This is the last update and summary on my experiment of pretending, just for a day, to “be in denial” about this time of deep depression.
Basically, things worked well. By late afternoon, weariness was setting in, and it was becoming harder and harder to shake off the black dog – or at least pretend to! Sadly, this came out in periods of snapping at the dearly beloved between bouts of lethargy on the sofa. Still, no-one was hurt, no-one died, and I reckon I would count today as a success.
Now for the big question: what was it about today that worked? Well, it was choosing not to give in to those urges which come with being in a depressed state. OK, so I dressed it up in a cutesy phrase: “today I am going to pretend to be in denial about being depressed”. Unpacked, what that actually meant was “today I am going to choose to behave as though I am not depressed, even though I may experience symptoms of deep depression.”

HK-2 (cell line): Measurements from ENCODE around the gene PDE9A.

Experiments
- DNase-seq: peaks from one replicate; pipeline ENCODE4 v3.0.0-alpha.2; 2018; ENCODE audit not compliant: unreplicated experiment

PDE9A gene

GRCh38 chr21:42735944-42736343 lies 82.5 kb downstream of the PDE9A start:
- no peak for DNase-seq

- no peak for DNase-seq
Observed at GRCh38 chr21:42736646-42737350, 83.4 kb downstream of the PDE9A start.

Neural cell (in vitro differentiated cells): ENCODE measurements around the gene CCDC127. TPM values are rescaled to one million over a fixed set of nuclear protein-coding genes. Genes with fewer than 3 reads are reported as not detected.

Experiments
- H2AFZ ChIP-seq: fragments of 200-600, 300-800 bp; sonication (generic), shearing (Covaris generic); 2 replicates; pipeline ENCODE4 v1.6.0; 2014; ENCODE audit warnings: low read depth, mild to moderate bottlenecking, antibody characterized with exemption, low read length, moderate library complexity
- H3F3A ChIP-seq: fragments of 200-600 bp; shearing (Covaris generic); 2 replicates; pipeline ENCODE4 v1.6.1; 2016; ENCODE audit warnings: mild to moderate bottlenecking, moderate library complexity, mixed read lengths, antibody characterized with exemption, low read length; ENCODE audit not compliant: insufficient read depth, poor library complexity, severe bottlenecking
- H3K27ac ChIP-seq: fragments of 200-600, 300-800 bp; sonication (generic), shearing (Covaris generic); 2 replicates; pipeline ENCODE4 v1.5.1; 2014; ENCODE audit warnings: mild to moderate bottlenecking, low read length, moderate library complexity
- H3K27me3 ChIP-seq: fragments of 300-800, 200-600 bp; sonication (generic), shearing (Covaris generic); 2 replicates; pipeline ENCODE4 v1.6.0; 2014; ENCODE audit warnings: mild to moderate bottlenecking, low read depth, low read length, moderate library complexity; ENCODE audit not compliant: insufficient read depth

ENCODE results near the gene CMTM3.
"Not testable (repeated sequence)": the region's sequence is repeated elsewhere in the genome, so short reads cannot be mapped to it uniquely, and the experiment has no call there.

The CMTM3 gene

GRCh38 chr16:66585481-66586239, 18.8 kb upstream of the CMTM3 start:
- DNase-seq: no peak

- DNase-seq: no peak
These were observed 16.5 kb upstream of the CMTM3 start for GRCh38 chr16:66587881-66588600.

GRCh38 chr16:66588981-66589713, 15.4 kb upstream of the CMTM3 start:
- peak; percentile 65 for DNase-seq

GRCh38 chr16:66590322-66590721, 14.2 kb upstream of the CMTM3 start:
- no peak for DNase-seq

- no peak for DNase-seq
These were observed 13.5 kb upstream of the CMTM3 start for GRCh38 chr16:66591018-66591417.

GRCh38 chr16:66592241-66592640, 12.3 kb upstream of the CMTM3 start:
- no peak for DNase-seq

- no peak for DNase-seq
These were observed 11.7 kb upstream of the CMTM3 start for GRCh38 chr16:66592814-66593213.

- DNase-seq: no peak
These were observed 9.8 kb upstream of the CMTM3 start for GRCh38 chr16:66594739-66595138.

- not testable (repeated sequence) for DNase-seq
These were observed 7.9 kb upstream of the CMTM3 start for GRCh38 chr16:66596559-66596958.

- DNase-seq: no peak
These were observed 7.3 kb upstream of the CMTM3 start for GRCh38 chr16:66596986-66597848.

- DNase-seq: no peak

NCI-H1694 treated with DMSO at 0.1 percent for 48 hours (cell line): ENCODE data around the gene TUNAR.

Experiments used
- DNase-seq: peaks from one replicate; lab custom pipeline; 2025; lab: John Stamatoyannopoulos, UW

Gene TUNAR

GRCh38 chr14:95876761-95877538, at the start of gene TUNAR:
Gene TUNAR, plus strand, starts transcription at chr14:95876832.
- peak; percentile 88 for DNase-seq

Unpacking it further, what I actually did was practice one aspect of the CBT (cognitive behavioural therapy) model really hard for a whole day, that part of the model where you consciously select your behaviours. As a side note, my personal opinion is that CBT is a necessary but not sufficient therapy for the long-term ‘cure’ of mood disorders. CBT is an incredibly strong skillset which I think everyone can benefit from, but I believe the model under-emphasizes the fact that emotions can trigger thoughts (I’m pretty tired as I write this, perhaps someone else can express what I’m trying to say more clearly?! Or maybe I will try again another day).
Anyway, I gave it a red hot shot, and it worked well. I know I couldn’t do this on a I-literally-can’t-get-out-of-bed day, but it’s good to know I can still push through if need be. Over the last four months, I’d lost the confidence that I could do that.
That in itself is a win. Yay!